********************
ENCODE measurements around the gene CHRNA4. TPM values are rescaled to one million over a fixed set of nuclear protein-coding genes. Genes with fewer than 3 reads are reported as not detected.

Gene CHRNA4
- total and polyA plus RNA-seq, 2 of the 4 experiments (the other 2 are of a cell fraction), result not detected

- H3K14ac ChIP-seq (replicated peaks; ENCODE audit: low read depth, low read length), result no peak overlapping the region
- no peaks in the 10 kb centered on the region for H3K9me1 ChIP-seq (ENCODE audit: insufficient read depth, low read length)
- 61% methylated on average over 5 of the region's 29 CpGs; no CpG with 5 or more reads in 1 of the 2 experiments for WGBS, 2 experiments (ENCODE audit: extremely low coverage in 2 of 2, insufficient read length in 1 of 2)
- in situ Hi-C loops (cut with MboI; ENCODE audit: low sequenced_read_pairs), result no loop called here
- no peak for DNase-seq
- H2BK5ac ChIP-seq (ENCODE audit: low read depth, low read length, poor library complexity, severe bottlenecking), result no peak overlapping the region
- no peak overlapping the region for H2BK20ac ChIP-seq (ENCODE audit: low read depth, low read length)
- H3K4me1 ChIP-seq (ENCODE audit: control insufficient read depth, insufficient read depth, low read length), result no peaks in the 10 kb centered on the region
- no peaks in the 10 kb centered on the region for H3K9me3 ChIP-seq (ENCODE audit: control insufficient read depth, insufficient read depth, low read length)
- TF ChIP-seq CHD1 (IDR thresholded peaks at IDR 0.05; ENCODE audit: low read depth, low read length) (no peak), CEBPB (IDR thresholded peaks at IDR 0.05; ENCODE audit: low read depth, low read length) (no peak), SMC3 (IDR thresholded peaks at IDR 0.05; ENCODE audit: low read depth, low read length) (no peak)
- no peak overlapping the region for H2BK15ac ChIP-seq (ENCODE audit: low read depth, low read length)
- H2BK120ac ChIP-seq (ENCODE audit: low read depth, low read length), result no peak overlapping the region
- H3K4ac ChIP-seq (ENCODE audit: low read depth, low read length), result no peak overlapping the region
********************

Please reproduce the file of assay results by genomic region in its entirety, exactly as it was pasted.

ENCODE measurements around the gene CHRNA4. TPM values are rescaled to one million over a fixed set of nuclear protein-coding genes. Genes with fewer than 3 reads are reported as not detected.

Gene CHRNA4
- total and polyA plus RNA-seq, 2 of the 4 experiments (the other 2 are of a cell fraction), result not detected

- H3K14ac ChIP-seq (replicated peaks; ENCODE audit: low read depth, low read length), result no peak overlapping the region
- no peaks in the 10 kb centered on the region for H3K9me1 ChIP-seq (ENCODE audit: insufficient read depth, low read length)
- 61% methylated on average over 5 of the region's 29 CpGs; no CpG with 5 or more reads in 1 of the 2 experiments for WGBS, 2 experiments (ENCODE audit: extremely low coverage in 2 of 2, insufficient read length in 1 of 2)
- in situ Hi-C loops (cut with MboI; ENCODE audit: low sequenced_read_pairs), result no loop called here
- no peak for DNase-seq
- H2BK5ac ChIP-seq (ENCODE audit: low read depth, low read length, poor library complexity, severe bottlenecking), result no peak overlapping the region
- no peak overlapping the region for H2BK20ac ChIP-seq (ENCODE audit: low read depth, low read length)
- H3K4me1 ChIP-seq (ENCODE audit: control insufficient read depth, insufficient read depth, low read length), result no peaks in the 10 kb centered on the region
- no peaks in the 10 kb centered on the region for H3K9me3 ChIP-seq (ENCODE audit: control insufficient read depth, insufficient read depth, low read length)
- TF ChIP-seq CHD1 (IDR thresholded peaks at IDR 0.05; ENCODE audit: low read depth, low read length) (no peak), CEBPB (IDR thresholded peaks at IDR 0.05; ENCODE audit: low read depth, low read length) (no peak), SMC3 (IDR thresholded peaks at IDR 0.05; ENCODE audit: low read depth, low read length) (no peak)
- no peak overlapping the region for H2BK15ac ChIP-seq (ENCODE audit: low read depth, low read length)
- H2BK120ac ChIP-seq (ENCODE audit: low read depth, low read length), result no peak overlapping the region
- H3K4ac ChIP-seq (ENCODE audit: low read depth, low read length), result no peak overlapping the region